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Brand: Brand, Differentiation and Positioning and their Impact on Clients

Synopsis

Brand, the sixth element of the Client Management Model™, explains the following points:

• describing the firm;

• brand creation and development;

• the importance of the firm's brand, the promise - examples of successful brands;

• branding;

• what's in a name?;

• how firms differentiate their offerings;

• how to develop a value proposition;

• the importance of positioning a firm.

THOUGHT STARTERS

• What are your brand values?

• What is your brand promise?

• Who manages your brand?

• Does your behaviour reflect your brand values and promise?

• How are you different from your competitors?

• How should you be positioning your firm with Clients and other groups?

Describing the Firm

One of the most recent marketing developments in professional services is the creation of brands. Many law firms still retain and use their full names, based on their unique tradition and history. As firms merge, their names often become longer to retain the identity of the merged firms. However some law firms, and many of the larger accounting and property firms, have simplified their names to become shorter and often more memorable, mnemonic, descriptions. For example, property firm Jones Lang LaSalle recently re-branded as JLL. One easy test of this issue is to call a firm with a long name and hear how its telephonists describe the firm - they often use a shortened form! What is more, Clients may do the same. Many of these names include the creation of a distinct emblem or logo. This trend is likely to continue as brand identity and ease of recognition become more important differentiators with Clients. Such branding style lends itself to today's technology and is highly visible in websites, blogs and social media channels. It also works well, and is important, in international markets.

The increasingly important roles and reach of marketing communications and information technology are having a marked impact on Clients. Now it is possible, especially with mobile technology, to reach Clients rapidly using a variety of channels and techniques. Equally Clients expect firms to respond rapidly to their questions and issues. In fact, as stated earlier, many Clients have access to a wider range of technologies than their suppliers. Just consider the power and speed of today's mobile 'smart' phones and tablet computers, literally in the hands of Clients.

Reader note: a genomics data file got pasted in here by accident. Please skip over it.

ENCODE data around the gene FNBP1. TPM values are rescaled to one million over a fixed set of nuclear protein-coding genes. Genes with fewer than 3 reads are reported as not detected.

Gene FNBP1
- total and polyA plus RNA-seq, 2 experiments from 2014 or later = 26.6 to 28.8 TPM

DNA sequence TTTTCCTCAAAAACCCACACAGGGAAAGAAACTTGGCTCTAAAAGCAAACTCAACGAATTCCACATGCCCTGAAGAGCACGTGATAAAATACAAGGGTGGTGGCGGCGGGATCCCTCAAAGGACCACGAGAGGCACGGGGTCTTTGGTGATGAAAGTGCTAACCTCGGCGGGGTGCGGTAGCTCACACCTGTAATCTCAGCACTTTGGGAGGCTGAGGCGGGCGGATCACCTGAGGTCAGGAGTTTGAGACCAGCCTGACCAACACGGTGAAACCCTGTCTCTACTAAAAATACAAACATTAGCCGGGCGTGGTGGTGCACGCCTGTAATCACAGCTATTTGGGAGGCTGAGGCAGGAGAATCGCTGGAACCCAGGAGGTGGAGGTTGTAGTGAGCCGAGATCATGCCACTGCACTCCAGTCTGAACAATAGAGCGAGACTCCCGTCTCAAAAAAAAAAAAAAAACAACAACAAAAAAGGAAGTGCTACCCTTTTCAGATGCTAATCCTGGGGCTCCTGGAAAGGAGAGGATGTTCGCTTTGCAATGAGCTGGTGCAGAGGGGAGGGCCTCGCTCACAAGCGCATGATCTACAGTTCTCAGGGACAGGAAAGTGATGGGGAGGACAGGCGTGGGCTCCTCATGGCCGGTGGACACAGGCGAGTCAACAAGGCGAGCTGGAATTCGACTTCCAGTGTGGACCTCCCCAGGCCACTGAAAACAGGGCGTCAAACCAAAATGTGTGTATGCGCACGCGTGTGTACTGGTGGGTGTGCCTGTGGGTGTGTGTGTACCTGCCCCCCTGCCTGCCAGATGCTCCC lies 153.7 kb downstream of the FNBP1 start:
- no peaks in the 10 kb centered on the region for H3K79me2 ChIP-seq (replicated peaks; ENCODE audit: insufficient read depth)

Brand

Many professional services firms have invested considerable sums in researching and developing their brand. From an external perspective, your brand is what the Client or non-Client experiences, whether they are receiving information or meeting members of your firm. From an internal perspective, your people are the brand in the sense that their attitudes and behaviours to the outside world reflect the ethos and culture of your firm. Energising the brand through employees is one of the key challenges facing professional services firms.

The brand promise

Underlying the brand is the brand promise: what the Client can expect from your firm. This is often not explicitly stated, but is implied in all that supports the brand. It is vital that all members of your firm understand your brand, what it stands for and how they can impact on the brand's effectiveness and the firm's reputation with Clients and prospects. The challenge about 'living' the brand is that it is a daily duty of everyone in the firm, yet this is not always the practice.

It is also important to regularly research the relevance and position of your brand in your served markets, especially unprompted brand recognition, by asking the appropriate questions, for example: 'Name the first supplier that comes to mind for accounting/legal services other than your current supplier.' There are many available benchmarking surveys of professional services firms that are regularly conducted. A frequency of every two years is considered a good investment.

 
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